Range Map:Click here to open the map viewer and explore range.

Population [top]

Population: This is an extremely common species over much of its range.
Population Trend: Stable

Habitat and Ecology [top]

Habitat and Ecology: This species is highly ubiquitous and occupies a variety of stagnant and slow-flowing water bodies, up to 3,100 m asl. It is salt and pollution tolerant (e.g. coastal lagoons, pools in desert areas, polluted streams and rivers).
Systems: Terrestrial; Freshwater

Use and Trade [top]

Use and Trade: This species is not utilized.

Threats [top]

Major Threat(s): This species is not threatened at the global scale, although local decreases and extinction may occur due to habitat destruction and water pollution.

Conservation Actions [top]

Conservation Actions: No conservation actions are needed for this species.

Bibliography [top]

Dumont, H.J. and Al-Safadi, M.M. 1993. Further additions to the Dragonfly Fauna of the Republic of Yemen (Odonata). Opuscula zoologica fluminensia. 109: 1–8.

Feulner, G.R., Reimer, R.W. and Hornby, R.J. 2007. An updated illustrated checklist of dragonflies and damselflies of the UAE. Tribulus 17: 37-62.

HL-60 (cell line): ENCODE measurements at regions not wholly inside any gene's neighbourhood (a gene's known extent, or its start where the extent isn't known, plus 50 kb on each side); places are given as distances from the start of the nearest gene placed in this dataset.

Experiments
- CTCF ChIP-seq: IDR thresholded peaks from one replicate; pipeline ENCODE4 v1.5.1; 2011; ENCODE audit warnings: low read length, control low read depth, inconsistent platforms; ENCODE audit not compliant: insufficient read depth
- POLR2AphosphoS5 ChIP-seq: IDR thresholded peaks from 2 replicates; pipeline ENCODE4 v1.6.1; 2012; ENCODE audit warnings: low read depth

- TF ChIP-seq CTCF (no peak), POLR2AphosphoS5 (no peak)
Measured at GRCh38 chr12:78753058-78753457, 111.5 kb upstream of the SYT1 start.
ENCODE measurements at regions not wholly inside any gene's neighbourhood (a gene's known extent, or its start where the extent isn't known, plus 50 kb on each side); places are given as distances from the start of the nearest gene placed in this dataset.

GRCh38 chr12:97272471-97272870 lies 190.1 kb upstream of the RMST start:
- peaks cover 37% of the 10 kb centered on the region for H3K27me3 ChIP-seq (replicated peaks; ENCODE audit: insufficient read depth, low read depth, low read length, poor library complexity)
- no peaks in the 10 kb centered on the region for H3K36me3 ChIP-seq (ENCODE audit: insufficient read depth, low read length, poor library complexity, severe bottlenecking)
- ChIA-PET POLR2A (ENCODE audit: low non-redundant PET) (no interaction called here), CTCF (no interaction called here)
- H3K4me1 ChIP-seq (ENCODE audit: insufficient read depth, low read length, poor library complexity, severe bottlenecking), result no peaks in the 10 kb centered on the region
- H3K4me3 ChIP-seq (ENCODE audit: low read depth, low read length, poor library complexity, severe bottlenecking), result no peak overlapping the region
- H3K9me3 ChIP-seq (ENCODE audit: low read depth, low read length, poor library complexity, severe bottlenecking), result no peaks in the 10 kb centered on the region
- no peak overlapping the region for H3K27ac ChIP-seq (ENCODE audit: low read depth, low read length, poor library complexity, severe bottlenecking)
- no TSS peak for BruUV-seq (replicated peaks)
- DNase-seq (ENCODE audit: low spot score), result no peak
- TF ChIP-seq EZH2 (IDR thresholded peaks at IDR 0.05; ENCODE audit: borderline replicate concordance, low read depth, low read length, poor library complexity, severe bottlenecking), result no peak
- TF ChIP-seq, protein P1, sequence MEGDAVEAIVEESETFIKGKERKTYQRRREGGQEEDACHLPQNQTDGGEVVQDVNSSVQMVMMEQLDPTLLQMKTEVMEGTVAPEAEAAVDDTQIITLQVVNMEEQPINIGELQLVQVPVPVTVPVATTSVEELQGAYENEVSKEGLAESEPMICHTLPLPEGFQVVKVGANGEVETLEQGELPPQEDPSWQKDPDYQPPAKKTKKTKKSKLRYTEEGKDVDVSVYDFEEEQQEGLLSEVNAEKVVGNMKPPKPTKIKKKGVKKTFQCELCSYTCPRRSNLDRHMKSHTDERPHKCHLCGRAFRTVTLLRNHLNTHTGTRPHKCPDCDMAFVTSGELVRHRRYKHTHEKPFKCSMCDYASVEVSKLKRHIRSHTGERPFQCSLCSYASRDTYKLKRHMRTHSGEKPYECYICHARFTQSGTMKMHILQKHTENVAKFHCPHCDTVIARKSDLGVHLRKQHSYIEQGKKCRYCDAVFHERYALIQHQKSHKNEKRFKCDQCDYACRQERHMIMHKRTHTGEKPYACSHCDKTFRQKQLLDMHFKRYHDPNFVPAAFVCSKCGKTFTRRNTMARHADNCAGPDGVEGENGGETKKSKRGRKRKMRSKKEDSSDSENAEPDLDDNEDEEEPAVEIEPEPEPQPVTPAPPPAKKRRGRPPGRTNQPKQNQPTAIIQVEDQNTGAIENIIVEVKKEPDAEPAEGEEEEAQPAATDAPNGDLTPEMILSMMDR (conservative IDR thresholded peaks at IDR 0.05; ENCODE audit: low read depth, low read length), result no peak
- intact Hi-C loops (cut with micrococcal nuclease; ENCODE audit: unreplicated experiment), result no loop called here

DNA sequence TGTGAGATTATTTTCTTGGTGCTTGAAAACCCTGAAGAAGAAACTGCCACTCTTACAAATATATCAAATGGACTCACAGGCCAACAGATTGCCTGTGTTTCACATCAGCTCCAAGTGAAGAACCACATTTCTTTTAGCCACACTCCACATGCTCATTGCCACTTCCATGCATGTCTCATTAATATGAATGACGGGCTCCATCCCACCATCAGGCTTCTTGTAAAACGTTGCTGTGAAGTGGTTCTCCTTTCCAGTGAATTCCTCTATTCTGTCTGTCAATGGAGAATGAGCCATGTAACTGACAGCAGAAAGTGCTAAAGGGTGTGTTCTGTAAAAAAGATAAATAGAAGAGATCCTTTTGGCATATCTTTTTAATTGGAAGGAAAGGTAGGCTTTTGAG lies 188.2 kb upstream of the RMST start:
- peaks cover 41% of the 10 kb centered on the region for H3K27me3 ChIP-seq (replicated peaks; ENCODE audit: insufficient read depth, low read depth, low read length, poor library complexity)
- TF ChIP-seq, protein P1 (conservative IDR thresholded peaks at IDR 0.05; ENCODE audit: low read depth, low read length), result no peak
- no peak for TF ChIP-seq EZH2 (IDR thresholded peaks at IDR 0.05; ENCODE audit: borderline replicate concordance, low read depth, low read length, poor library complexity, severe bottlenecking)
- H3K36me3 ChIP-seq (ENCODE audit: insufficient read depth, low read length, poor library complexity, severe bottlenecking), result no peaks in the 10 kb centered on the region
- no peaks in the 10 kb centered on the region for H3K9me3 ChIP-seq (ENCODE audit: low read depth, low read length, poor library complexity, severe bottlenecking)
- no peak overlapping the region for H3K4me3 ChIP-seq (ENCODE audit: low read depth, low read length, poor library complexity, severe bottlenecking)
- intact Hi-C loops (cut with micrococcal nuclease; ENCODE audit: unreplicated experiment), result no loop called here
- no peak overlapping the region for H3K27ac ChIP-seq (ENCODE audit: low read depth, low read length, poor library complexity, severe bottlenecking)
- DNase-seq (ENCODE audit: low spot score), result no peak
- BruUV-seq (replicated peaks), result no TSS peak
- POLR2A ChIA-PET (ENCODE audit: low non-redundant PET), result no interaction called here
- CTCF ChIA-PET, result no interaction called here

IUCN. 2013. IUCN Red List of Threatened Species (ver. 2013.1). Available at: http://www.iucnredlist.org. (Accessed: 12 June 2013).

Kimmins, D.E. 1961. The Odonata and Neuroptera of the Island of Socotra. Annals and Magazine of Natural History 13th series. 3: 385–-392.

Krupp, F., Apel, M., Hamoud, A., Schneider, W. and Zajonz, U. 2006. Zoological survey in the Red Sea coastal zone of Yemen. Fauna of Arabia 21: 11-32.

Martiré, D. 2010. Les Libellules et Ephémères de La Réunion. Biotope (collection Parthenope) and Muséum national d'histoire naturelle, Mèze.

Meurgey, F. (coord.). 2006. Les Odonates des Départements et Collectivités d'outre-mer français. Société française d'Odonatologie, Versailles.

Reimer, R.W., Feulner, G.R. and Hornby, R.J., 2009. Errata and addenda: updated illustrated checklist of dragonflies of the UAE – including a third species of Ischnura damselfly. Tribulus 18: 28-39.